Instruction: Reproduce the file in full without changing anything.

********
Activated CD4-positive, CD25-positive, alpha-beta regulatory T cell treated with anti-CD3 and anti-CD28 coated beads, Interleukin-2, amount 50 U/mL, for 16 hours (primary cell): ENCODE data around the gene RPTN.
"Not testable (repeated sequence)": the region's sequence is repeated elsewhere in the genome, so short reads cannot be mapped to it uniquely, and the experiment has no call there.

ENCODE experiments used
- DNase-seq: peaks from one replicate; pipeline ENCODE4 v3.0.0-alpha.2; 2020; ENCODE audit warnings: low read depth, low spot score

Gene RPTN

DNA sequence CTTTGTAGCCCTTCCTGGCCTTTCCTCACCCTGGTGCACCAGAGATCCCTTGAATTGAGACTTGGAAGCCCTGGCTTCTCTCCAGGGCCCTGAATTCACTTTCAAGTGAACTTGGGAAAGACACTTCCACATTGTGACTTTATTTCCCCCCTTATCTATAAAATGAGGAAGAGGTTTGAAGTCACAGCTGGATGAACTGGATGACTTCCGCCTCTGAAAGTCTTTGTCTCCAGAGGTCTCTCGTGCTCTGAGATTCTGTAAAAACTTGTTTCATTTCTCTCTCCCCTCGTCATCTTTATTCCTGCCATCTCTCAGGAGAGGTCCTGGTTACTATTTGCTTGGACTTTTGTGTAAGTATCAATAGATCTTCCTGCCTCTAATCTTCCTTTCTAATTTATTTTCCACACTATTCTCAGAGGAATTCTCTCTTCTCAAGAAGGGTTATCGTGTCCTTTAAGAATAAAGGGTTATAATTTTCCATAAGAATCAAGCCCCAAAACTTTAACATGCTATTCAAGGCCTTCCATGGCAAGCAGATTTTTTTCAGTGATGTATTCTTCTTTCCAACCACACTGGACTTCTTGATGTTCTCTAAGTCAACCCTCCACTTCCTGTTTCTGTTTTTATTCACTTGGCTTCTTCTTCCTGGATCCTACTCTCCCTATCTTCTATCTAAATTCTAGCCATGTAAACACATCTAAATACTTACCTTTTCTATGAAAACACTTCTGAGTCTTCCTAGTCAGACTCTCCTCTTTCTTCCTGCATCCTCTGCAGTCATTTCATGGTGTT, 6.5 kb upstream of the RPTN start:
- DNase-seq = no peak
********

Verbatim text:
Activated CD4-positive, CD25-positive, alpha-beta regulatory T cell treated with anti-CD3 and anti-CD28 coated beads, Interleukin-2, amount 50 U/mL, for 16 hours (primary cell): ENCODE data around the gene RPTN.
"Not testable (repeated sequence)": the region's sequence is repeated elsewhere in the genome, so short reads cannot be mapped to it uniquely, and the experiment has no call there.

ENCODE experiments used
- DNase-seq: peaks from one replicate; pipeline ENCODE4 v3.0.0-alpha.2; 2020; ENCODE audit warnings: low read depth, low spot score

Gene RPTN

DNA sequence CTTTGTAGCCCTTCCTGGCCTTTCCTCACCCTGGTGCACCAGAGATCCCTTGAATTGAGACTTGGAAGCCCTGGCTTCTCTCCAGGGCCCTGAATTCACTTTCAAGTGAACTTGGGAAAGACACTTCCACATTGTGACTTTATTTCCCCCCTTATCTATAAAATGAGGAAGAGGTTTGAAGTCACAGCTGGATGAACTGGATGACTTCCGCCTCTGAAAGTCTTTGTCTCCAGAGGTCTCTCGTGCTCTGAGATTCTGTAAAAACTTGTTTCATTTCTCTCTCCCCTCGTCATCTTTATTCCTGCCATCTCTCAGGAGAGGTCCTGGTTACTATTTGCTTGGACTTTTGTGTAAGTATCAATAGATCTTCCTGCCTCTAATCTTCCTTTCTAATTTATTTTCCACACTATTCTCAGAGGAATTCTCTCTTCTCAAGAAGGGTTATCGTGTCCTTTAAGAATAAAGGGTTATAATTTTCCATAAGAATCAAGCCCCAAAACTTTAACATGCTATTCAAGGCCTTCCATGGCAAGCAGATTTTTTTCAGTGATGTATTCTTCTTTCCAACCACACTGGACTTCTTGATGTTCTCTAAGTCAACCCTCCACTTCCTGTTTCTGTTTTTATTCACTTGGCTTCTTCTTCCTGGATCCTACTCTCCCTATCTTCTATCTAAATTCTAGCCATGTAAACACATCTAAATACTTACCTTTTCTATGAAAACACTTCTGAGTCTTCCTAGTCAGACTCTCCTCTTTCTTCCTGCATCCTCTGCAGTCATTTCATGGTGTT, 6.5 kb upstream of the RPTN start:
- DNase-seq = no peak